India has too much to offer to an author looking for inspiration to write a novel, poem or a grand epic. Many authors in the past have used the vast resource our country offers without any bias. I have read a novel by Anu Kay recently – Like the Radiant Sun. This novel also utilises the same grand source of inspiration, India. Anu Kay has written about ancient Indian wisdom, knowledge of sages and scholars about different aspects of life and life itself, and a grand old manuscript, Marma Kala, that the novel props as being written by Shiva himself, the Hindu God of creation and destruction. In short, the novel has a quality storyline that feeds upon its thriller elements, suspense and mystery, and an exciting series of events.
The book begins on a high note of engagement and we are introduced to the protagonist named Rohan who is a professor, interested in history and archaeology. He visits India, Kashi, on a temple restoration project. Things get awry when he is given a manuscript by someone he witnesses being murdered by some strange assailant using a very distinct method – later he discovers it was Marma Kala, the manuscript as well as the method used to murder that temple priest.
Marma Kala remains, thereafter, at the centre of the happenings and never fades out of the storyline. Many characters appear and disappear accordingly as planned by Anu Kay, the novelist. A few remain constant – Rohan, Neela, and Nayar. Rohan and Neela are the duos on a mission to safeguard the manuscript from going into the wrong hands. Neela’s character is mysterious, agnostic, and powerful and she does not expose her qualities to anyone. Rohan is always curious about her, perhaps romantically as well.
The novel has many philosophical segments of exchanges between characters, mostly featuring Neela and Rohan. They mull on life, ancient wisdom, bygone philosophy and so on. Readers with an eye for such knowledge will like such conversations. The novel does not allow any reader to let their eyes off because events keep on coming one after another. There is a series of murders that happens around Neela and Rohan. Rohan’s life is also in danger but he is being rescued and saved by Neela on many occasions. Towards the end, there are many interesting episodes that will add a fitting conclusion to the novel.
Going beyond content, Anu Kay’s Like the Radiant Sun is a novel that brings ancient wisdom to the fore and speculates about the Indian form of Martial Arts. The novel argues that Indians discovered Martial Arts and took it to new heights with the knowledge of Marma Kala. Marma Kala descended directly from Shiva, the first Yogi and the preserver and destroyer of the world. The novel takes the readers to places like Nalanda University, Kashi, a few foreign countries and other places. However, the centre is in Kashi and occasionally in New Delhi where Rohan goes for consulting with his friends.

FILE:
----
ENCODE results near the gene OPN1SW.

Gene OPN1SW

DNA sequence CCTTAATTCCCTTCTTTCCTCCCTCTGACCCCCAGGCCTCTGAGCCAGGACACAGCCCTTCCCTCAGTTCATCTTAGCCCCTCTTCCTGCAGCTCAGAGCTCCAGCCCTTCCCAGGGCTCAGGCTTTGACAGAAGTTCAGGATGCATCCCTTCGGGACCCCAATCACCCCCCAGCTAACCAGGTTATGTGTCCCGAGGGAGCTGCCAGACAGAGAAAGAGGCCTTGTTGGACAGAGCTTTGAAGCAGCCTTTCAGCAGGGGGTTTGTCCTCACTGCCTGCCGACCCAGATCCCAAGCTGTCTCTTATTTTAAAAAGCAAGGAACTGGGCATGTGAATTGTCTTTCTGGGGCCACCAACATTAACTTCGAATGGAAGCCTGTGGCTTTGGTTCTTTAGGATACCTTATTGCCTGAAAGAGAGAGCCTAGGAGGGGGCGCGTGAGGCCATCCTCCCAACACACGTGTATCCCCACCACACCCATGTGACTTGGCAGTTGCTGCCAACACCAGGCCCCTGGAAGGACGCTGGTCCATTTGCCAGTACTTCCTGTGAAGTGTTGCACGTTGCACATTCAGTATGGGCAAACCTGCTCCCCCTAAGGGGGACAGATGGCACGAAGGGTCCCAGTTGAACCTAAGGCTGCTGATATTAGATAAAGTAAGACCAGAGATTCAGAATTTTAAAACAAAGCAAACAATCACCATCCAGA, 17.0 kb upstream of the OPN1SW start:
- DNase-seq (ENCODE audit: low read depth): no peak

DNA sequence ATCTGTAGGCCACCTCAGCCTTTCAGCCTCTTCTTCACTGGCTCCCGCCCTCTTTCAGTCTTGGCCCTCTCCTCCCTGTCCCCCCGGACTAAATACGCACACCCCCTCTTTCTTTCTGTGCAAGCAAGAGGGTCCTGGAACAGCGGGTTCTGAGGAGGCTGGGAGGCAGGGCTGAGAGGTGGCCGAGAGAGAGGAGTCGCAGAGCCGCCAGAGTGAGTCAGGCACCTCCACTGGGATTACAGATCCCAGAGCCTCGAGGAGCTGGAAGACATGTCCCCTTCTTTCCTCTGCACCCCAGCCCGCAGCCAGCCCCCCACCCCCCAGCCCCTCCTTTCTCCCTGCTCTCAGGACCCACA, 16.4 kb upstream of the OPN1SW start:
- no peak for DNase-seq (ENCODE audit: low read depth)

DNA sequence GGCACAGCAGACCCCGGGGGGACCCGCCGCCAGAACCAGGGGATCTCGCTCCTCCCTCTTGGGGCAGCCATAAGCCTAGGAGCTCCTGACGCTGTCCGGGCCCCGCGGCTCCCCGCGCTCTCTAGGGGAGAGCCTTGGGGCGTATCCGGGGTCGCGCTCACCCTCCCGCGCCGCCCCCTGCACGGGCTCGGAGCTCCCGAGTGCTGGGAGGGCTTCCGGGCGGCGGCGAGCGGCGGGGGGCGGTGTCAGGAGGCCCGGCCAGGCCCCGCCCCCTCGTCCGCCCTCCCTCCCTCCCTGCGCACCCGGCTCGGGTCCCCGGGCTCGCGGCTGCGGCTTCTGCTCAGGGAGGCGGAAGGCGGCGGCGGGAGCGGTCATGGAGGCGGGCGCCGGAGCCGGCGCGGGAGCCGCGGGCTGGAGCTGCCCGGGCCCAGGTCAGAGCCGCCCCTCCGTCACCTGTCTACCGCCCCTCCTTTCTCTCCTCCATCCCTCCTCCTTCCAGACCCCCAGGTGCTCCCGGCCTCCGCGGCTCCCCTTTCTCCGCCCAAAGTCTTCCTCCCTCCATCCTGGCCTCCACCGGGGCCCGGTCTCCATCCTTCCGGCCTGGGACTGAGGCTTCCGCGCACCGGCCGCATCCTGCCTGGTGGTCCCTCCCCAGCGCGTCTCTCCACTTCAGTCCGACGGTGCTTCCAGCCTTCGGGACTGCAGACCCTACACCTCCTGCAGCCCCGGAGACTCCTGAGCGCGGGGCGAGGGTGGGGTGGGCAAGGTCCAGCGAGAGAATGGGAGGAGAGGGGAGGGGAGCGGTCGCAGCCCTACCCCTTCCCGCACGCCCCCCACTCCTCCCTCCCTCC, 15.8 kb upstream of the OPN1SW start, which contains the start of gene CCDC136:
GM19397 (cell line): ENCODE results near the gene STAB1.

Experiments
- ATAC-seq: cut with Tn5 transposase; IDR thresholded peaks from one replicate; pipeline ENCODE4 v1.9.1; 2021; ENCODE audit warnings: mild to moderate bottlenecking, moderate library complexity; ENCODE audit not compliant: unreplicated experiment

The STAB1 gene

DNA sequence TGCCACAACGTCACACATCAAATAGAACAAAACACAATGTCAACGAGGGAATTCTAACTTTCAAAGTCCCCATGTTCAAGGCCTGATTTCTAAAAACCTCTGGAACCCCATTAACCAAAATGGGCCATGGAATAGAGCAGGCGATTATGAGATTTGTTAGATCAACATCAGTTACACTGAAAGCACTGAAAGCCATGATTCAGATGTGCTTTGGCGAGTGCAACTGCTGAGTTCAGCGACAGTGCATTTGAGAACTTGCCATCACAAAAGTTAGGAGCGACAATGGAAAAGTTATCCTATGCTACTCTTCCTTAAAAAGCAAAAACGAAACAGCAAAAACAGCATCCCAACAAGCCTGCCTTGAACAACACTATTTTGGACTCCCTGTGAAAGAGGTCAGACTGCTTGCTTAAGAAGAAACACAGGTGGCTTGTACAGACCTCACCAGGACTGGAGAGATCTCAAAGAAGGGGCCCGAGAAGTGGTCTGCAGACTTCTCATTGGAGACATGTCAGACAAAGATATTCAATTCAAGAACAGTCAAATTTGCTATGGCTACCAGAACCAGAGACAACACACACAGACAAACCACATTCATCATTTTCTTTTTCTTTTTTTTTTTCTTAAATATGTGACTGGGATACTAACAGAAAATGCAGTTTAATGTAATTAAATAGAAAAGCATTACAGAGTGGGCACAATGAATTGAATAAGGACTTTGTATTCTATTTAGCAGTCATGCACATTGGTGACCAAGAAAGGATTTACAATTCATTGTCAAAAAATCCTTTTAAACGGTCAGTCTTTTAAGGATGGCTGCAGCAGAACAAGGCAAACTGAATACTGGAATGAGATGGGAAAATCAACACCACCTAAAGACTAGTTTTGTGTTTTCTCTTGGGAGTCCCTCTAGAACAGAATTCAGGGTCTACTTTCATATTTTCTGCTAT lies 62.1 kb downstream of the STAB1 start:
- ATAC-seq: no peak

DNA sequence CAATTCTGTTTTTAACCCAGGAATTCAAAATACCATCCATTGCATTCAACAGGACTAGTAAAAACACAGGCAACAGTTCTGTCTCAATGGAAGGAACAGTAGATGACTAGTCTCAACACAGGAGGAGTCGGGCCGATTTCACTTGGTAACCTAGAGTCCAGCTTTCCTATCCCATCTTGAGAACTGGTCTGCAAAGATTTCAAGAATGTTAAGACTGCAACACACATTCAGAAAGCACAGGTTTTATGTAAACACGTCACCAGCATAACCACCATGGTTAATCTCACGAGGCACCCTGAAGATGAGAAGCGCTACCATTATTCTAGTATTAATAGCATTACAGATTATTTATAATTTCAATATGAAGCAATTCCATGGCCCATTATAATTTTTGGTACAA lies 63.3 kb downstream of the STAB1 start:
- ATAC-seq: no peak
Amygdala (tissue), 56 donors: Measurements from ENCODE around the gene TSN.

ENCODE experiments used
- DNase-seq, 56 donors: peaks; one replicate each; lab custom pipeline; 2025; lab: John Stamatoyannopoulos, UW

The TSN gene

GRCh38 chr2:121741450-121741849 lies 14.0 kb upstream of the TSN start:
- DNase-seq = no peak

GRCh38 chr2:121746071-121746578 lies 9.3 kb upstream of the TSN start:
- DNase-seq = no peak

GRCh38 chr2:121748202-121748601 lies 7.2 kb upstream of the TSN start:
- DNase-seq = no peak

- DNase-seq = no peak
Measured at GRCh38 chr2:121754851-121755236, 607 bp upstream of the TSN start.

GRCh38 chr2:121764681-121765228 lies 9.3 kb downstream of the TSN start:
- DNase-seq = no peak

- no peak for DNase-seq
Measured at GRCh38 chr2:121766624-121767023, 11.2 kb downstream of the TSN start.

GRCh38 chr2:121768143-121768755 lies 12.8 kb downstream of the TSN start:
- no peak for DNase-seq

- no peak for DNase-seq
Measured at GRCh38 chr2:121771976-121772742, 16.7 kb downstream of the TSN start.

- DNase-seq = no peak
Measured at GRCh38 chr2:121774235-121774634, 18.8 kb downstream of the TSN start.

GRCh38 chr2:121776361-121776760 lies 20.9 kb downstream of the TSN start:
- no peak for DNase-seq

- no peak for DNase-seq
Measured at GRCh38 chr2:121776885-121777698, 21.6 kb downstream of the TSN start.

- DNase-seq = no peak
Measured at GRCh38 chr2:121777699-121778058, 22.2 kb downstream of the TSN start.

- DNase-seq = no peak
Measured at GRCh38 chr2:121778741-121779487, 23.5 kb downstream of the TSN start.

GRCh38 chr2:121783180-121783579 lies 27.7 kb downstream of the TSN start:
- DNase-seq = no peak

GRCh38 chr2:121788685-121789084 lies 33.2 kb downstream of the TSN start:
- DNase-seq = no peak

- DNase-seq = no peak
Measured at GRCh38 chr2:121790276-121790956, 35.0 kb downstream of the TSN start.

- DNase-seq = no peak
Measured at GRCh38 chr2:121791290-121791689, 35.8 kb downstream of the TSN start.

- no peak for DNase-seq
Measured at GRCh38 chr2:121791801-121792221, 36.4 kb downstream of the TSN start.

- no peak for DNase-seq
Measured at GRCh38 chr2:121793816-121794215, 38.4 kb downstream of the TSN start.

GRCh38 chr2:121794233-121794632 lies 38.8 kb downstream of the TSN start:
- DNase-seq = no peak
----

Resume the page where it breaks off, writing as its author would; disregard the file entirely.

I would have suggested a better version of the narrative – two people narrate the story. One is Rohan and the second is up for speculation. It might confuse the readers at times. The language is very good and it can accommodate the readers across the spectrum of readership, without any age barrier. The characters are amazingly done and you will find them very useful for the plot and the storyline. The protagonist and antagonist are developed in the right direction with their motifs well-assigned.
Arguably, the novel is more interesting than many other mythological and historical fictions I have read. Unlike my previous reads, this novel is not dull and inane. It offers a very engaging timeline of events and keeps the readers excited instead of boring them with rhetorics. Action happens. Incidents take place. An adventure is continuing. A quest is always on. And that’s what readers demand in the books they read.
You can get a copy of the novel from Amazon India by clicking the link below:
Review by V Jha for ReadByCritics Blog
Like the Radiant Sun by Anu Kay – Book Review
Like the Radiant Sun by Anu Kay is a fantasy, mythology and historical novel that brings to the fore the forgotten Marma Kala manuscript and a run for its surviving copy. Interesting and very exciting!